Sunday, June 21, 2009

Sparky Robot (Yoshiya / 1957 / Japan / 7 inches)

Many Japanese tin robot were like canvases for some astonishingly creative lithography. Diminutive Sparky was by far one of the most ornate. Somehow, artists found a way to cram a ridiculous amount of detail in this great, six-and-a-half-inch robot.

The mechanical graphics are striking, like something Wally Wood might have concocted for Weird Science. But what really grabs my attention is the subtle shading on the lithoed "panels"; very few toys display this level of detail, and one of the few that does costs just about $10,000. Considering that Sparky costs a mere fraction of a fraction of that, you definitely get a lot of artistic bang for you buck. 

I particularly like Sparky's face, which looks like a mask. It has a dehumanizing effect on the toy, which I think might have been the exact opposite of what his designers were hoping to achieve. But the haunting, blank expression gives the toy a lot of impact.

While Sparky Robot looked like a million bucks, he relies on a basic, wind-up walking mechanism that causes his legs to move back and forth while sparks fire off behind red gels in his eyes. His antenna acts as an on/off switch -- a nice touch, actually.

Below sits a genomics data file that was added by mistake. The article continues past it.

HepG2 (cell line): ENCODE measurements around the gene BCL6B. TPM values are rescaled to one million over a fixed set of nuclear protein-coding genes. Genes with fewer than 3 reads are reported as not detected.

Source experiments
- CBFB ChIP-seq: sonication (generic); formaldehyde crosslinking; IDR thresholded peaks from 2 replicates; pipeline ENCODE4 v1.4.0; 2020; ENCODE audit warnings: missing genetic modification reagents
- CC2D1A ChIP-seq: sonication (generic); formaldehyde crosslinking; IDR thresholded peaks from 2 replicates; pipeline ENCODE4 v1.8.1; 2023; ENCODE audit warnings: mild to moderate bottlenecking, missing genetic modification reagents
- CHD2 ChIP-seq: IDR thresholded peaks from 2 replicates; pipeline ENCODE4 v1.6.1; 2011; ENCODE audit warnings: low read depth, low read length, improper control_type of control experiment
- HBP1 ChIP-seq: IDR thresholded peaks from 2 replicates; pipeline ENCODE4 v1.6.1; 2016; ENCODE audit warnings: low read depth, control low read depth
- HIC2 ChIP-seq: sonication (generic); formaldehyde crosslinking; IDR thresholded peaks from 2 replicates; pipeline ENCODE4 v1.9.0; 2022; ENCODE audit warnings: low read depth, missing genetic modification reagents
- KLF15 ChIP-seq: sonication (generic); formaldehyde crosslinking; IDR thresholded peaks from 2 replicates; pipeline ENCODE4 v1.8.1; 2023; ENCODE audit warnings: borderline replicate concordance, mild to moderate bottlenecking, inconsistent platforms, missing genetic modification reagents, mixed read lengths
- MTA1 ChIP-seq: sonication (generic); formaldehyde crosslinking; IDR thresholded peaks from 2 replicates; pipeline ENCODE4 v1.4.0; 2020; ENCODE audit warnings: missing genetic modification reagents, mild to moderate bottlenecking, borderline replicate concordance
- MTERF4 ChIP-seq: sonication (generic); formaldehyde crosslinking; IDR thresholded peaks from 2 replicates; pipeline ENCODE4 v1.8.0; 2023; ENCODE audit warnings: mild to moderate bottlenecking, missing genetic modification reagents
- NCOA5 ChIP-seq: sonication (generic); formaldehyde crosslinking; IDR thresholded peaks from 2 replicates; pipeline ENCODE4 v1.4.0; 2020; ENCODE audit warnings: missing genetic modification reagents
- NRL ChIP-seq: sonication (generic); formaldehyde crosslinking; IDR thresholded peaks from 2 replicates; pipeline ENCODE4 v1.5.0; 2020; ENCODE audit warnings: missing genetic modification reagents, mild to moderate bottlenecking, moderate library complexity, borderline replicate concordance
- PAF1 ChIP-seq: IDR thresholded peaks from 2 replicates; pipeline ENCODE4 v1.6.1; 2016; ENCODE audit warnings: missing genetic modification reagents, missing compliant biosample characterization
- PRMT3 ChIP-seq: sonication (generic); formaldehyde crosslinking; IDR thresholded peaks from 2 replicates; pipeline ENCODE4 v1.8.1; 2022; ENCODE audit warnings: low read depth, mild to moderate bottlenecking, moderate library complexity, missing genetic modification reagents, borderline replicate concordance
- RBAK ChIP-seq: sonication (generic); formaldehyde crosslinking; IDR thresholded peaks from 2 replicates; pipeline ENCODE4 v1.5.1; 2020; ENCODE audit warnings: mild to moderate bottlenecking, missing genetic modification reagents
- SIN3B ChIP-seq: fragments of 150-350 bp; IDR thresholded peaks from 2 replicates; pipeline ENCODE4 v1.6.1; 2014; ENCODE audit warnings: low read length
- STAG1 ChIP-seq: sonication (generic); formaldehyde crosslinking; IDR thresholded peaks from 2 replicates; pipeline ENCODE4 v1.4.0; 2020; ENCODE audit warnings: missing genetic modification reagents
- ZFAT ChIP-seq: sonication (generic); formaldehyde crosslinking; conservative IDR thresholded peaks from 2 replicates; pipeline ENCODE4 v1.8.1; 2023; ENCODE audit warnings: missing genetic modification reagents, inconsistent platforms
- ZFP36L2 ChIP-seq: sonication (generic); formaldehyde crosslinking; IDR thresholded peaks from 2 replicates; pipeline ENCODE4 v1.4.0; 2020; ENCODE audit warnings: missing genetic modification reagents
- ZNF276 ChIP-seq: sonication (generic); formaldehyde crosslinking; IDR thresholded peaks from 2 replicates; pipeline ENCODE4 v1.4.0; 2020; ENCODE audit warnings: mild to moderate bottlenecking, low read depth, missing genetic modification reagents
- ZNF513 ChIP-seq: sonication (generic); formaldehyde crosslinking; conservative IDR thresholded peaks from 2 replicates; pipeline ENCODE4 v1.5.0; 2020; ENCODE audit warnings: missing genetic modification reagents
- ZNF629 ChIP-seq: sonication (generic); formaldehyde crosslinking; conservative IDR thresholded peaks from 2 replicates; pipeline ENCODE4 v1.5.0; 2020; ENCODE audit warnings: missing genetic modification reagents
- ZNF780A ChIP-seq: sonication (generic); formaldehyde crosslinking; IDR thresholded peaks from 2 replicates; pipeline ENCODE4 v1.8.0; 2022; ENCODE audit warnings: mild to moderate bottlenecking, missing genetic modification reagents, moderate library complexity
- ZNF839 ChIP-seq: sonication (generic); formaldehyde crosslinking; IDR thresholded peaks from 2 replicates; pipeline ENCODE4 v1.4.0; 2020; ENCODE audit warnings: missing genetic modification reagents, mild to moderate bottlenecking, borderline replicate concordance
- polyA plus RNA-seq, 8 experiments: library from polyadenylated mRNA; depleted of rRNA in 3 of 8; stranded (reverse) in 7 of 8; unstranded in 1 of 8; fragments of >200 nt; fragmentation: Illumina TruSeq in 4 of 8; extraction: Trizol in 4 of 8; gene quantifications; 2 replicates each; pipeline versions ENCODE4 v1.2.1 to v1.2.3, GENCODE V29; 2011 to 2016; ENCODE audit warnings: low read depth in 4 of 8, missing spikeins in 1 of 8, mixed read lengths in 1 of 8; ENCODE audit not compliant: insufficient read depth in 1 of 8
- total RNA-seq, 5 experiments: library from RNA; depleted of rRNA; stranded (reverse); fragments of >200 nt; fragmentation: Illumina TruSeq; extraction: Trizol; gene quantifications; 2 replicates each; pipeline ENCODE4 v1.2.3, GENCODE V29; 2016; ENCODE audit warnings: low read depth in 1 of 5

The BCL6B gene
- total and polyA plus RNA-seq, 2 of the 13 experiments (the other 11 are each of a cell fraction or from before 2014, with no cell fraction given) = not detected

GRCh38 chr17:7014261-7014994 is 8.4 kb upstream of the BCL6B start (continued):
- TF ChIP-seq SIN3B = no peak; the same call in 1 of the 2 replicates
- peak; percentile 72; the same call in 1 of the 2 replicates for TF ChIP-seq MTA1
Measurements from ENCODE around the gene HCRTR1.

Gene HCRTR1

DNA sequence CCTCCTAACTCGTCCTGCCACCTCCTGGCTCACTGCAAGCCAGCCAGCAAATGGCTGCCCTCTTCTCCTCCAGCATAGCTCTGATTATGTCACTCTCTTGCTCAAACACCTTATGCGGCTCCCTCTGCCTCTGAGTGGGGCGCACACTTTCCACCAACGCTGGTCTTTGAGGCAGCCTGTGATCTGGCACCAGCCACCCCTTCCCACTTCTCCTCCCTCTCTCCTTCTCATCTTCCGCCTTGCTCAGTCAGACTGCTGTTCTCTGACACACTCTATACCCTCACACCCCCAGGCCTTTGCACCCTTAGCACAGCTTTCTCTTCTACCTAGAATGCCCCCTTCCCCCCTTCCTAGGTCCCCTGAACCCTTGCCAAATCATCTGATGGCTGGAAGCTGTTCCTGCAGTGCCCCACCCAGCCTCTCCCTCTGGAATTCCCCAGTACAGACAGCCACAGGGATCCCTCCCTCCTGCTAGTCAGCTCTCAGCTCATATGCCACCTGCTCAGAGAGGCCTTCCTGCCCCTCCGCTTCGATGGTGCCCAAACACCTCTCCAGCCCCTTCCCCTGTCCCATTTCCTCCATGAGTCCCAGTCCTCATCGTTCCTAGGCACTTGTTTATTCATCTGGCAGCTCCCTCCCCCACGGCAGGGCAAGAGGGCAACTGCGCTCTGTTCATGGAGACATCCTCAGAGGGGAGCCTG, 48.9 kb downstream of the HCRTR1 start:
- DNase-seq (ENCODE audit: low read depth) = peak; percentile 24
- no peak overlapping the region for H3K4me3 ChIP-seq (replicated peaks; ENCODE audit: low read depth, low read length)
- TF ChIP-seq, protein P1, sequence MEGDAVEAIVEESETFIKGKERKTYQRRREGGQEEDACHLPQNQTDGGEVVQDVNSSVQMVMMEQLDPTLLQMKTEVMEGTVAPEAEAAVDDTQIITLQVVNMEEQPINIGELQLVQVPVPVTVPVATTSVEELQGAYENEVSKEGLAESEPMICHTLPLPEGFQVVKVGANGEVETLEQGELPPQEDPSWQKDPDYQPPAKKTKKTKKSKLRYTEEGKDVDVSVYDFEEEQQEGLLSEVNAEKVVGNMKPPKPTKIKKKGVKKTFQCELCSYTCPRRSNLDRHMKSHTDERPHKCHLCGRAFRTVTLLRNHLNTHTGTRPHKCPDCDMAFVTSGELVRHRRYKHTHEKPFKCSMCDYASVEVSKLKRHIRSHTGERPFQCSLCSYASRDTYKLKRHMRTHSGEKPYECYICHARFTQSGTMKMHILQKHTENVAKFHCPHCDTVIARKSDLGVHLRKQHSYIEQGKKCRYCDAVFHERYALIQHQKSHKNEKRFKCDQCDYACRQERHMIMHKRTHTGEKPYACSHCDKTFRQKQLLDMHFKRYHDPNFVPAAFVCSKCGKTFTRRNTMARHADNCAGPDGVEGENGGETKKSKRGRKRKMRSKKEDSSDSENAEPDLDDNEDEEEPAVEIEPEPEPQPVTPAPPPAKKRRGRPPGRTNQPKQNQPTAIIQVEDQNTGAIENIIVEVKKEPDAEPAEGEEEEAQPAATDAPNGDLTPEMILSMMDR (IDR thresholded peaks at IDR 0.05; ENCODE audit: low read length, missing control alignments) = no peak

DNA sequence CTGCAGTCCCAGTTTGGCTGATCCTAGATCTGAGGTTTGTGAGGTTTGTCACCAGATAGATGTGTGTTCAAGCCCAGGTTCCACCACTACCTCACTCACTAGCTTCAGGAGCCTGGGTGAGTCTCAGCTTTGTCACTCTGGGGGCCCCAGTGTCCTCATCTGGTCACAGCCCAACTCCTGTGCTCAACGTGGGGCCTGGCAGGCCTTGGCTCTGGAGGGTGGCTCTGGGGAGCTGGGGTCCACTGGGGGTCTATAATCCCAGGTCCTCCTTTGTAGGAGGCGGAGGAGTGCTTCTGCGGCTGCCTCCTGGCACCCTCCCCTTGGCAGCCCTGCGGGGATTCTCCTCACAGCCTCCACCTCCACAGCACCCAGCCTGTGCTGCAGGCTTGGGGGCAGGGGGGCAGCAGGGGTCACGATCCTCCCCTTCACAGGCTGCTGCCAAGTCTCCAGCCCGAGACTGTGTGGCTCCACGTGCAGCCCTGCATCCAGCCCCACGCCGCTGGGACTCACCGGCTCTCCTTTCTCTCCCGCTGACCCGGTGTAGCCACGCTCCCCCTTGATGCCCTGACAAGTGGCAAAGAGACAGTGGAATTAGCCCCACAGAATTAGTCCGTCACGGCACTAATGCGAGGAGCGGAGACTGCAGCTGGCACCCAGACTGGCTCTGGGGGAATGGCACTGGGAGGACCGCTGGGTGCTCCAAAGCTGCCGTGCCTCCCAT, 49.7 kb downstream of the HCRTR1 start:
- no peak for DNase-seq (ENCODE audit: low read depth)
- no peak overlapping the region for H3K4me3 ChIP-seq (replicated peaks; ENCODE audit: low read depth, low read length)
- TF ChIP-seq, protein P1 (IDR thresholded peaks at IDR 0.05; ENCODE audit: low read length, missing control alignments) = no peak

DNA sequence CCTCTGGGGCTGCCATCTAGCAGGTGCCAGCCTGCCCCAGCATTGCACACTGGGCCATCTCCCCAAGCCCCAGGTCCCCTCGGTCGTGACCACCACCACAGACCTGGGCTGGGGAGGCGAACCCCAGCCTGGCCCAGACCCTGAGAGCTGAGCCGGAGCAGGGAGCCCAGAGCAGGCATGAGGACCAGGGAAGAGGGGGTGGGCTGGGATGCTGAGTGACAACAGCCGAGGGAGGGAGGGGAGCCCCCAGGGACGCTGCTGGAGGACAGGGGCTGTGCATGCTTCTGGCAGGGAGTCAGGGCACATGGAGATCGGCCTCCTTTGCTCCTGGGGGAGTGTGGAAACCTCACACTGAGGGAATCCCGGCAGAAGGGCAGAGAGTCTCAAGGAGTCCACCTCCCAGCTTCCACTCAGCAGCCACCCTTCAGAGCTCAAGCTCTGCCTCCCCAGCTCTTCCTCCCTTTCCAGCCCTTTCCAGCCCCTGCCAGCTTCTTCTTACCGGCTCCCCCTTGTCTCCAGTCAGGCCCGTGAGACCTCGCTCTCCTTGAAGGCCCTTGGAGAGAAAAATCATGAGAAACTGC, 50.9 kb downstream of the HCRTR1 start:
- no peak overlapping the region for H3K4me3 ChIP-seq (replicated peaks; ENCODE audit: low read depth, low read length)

Sparky was available in a number of different color and litho variations: Blue with two types of graphics; silver with two types of graphics; two different khaki-greenish-goldish versions; and an unlithoed silver version. The plain silver toy is the most common; mine is rarer than the other lithographed silver version, and perhaps one of the khaki-greenish-goldish toys. But the rest are really rare, and often sell for a lot of money. I know it's a bit confusing, but if you quickly sketch yourself a little chart, it'll all make sense.

It's funny, I never liked Sparky. I was only familiar with the two more common versions of the toy, and for whatever reason, they didn't get the oil pumping through my tubes. But when mine appeared on eBay and I saw the incredible details, I just fell for it.

Coincidentally, on the day the auction ended, I was editing a very short documentary about toy robots for a grad school class. My partners suggested filming me as I put in my bid and (hopefully) won the toy. But no, I couldn't do it. I've a hard and fast rule in journalism that I never appear in my own stories as anything other than a reporter. Sadly, my friends never got the shot they wanted.

I, on the other hand, did get the toy. So it worked out just fine for me. 

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